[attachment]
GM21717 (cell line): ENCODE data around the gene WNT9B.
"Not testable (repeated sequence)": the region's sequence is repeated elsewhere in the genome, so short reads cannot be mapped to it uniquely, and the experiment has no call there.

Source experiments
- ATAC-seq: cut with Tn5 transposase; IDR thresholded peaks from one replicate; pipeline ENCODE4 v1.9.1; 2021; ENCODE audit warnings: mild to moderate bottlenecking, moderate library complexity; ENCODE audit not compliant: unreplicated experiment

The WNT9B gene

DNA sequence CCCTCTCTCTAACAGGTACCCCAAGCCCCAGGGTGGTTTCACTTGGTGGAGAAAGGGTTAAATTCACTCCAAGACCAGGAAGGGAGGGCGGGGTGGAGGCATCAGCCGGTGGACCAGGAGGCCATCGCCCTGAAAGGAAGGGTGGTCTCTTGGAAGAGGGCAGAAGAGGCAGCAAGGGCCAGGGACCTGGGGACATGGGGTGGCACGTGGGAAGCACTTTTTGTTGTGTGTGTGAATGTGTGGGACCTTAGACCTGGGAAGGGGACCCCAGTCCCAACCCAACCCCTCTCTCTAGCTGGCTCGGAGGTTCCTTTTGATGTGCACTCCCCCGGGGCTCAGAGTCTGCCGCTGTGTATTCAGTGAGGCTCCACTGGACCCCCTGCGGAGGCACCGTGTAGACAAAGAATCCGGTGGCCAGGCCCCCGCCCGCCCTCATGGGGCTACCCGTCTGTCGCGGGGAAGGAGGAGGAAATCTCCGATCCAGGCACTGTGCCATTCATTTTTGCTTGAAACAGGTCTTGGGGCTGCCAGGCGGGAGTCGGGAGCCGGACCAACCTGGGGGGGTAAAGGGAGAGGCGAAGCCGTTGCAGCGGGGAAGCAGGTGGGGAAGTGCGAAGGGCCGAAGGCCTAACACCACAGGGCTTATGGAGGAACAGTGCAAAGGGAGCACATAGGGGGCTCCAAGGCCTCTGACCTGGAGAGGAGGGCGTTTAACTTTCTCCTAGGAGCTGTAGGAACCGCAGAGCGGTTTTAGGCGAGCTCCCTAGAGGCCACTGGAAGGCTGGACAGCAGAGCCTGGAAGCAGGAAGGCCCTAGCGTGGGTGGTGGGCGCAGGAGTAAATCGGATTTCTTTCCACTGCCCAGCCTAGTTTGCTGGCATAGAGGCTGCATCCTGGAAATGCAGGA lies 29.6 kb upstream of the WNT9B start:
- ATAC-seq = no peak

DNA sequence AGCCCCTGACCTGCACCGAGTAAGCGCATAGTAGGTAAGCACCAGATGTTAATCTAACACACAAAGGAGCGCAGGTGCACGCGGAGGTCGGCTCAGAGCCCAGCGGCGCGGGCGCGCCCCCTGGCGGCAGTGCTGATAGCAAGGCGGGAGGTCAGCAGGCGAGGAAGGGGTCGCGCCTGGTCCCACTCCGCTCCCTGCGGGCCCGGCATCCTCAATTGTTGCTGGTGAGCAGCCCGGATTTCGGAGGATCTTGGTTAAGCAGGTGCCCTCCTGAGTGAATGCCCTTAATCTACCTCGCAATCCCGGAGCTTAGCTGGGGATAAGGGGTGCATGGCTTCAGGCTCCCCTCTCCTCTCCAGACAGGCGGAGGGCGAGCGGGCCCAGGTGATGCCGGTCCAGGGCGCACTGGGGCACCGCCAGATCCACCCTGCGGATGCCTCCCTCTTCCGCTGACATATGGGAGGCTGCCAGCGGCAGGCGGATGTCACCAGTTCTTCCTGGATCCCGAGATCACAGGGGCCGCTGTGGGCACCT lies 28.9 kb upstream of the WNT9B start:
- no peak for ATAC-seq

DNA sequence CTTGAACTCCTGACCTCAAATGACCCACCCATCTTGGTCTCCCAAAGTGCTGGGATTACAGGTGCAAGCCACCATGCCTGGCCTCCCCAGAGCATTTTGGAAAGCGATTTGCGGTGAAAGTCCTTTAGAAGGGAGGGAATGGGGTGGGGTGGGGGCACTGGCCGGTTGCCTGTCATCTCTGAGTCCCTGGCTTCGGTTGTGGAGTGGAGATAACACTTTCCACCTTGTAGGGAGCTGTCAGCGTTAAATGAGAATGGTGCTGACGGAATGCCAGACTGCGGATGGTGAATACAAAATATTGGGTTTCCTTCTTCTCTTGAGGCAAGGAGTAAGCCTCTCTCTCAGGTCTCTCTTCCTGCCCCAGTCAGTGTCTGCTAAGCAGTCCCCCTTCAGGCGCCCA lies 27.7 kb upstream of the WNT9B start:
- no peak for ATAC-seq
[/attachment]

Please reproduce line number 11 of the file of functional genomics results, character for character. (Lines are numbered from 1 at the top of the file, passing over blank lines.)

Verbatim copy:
- no peak for ATAC-seq